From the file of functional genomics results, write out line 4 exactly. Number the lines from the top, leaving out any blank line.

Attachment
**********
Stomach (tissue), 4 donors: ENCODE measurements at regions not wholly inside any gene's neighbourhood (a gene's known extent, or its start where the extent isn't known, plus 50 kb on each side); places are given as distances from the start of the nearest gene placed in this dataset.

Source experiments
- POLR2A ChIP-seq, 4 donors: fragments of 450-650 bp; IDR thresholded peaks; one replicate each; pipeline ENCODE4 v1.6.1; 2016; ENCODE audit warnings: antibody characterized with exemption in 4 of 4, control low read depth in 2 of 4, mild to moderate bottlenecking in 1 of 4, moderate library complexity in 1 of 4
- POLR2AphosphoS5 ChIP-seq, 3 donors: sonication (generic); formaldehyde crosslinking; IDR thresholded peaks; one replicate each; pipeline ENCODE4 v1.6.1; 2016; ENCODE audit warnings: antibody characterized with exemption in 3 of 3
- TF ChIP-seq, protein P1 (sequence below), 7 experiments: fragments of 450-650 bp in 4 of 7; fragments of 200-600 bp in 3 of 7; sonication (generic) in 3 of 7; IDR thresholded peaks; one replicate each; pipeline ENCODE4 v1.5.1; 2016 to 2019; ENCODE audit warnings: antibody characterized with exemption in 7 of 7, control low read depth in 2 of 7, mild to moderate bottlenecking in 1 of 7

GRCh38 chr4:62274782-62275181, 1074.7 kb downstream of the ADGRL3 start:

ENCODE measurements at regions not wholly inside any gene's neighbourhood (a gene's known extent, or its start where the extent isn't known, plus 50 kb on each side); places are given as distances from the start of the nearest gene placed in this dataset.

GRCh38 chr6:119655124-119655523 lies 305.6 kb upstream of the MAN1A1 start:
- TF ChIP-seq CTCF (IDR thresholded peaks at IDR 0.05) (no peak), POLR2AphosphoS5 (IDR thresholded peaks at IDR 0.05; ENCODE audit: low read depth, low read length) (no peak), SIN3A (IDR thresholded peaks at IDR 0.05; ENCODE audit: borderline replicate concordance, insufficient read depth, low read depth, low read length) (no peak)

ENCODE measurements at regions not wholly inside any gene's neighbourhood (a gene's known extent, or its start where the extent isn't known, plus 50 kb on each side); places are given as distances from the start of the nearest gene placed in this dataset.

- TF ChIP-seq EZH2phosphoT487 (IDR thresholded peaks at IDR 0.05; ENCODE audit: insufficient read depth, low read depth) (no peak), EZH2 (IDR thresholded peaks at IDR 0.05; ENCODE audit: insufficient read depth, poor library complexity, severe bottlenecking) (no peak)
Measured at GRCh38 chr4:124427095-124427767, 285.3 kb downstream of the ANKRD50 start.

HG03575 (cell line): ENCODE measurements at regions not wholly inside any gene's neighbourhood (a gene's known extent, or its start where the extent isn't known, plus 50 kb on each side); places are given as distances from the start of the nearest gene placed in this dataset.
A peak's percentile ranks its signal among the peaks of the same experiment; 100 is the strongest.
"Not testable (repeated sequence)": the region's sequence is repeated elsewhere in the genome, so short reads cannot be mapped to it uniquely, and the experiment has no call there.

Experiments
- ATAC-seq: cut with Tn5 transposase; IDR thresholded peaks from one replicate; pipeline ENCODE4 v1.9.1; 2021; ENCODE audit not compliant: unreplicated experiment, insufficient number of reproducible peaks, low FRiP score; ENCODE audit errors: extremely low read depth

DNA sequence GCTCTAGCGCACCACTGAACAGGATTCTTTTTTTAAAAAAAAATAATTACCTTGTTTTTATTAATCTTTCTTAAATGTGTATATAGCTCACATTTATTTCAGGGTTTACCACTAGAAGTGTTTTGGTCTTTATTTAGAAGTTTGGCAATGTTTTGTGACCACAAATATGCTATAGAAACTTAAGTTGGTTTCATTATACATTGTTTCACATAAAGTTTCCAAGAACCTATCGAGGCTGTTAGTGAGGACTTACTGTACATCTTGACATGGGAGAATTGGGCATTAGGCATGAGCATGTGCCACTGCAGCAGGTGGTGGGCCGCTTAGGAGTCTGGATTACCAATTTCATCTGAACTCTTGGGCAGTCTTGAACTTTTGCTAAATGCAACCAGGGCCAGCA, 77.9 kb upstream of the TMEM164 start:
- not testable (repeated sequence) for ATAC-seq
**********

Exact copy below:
- POLR2AphosphoS5 ChIP-seq, 3 donors: sonication (generic); formaldehyde crosslinking; IDR thresholded peaks; one replicate each; pipeline ENCODE4 v1.6.1; 2016; ENCODE audit warnings: antibody characterized with exemption in 3 of 3